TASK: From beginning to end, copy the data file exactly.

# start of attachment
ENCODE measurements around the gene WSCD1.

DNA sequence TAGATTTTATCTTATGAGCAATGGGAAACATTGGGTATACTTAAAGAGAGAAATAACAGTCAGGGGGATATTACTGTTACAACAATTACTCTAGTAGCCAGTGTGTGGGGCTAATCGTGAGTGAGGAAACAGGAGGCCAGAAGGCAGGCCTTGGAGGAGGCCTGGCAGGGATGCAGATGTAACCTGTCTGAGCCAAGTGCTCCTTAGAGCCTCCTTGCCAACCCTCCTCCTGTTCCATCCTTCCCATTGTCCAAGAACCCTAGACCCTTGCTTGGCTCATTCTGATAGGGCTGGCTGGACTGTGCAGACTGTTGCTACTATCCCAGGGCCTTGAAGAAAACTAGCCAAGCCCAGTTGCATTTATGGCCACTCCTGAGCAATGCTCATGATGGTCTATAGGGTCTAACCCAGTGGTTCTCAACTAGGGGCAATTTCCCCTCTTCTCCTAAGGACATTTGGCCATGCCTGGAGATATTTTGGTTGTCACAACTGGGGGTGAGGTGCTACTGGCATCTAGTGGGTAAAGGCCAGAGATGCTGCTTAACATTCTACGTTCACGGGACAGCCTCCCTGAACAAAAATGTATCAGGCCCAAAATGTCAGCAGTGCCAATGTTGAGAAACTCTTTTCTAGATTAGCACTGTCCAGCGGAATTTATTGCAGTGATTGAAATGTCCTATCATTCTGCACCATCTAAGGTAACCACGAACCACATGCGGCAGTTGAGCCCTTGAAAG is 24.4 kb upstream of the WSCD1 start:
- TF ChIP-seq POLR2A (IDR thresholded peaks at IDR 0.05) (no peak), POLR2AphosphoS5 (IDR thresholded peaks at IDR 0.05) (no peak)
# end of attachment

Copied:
ENCODE measurements around the gene WSCD1.

DNA sequence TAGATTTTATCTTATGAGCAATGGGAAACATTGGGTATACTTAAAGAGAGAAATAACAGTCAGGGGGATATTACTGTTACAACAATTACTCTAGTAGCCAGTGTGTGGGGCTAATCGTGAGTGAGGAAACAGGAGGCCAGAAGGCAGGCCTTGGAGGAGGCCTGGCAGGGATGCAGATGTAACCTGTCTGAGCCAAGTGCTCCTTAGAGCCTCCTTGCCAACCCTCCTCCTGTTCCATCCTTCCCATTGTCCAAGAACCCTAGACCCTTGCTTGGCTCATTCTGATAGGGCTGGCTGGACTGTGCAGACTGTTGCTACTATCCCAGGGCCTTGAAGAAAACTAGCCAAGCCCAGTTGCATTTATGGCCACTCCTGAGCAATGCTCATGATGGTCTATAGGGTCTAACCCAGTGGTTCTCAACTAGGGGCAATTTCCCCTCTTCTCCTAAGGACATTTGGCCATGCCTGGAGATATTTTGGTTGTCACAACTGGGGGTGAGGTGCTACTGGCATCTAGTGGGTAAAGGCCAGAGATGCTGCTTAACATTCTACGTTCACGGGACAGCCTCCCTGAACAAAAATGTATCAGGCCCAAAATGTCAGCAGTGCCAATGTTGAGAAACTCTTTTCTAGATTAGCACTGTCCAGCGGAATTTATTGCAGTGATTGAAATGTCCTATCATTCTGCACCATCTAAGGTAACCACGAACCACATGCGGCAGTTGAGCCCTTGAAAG is 24.4 kb upstream of the WSCD1 start:
- TF ChIP-seq POLR2A (IDR thresholded peaks at IDR 0.05) (no peak), POLR2AphosphoS5 (IDR thresholded peaks at IDR 0.05) (no peak)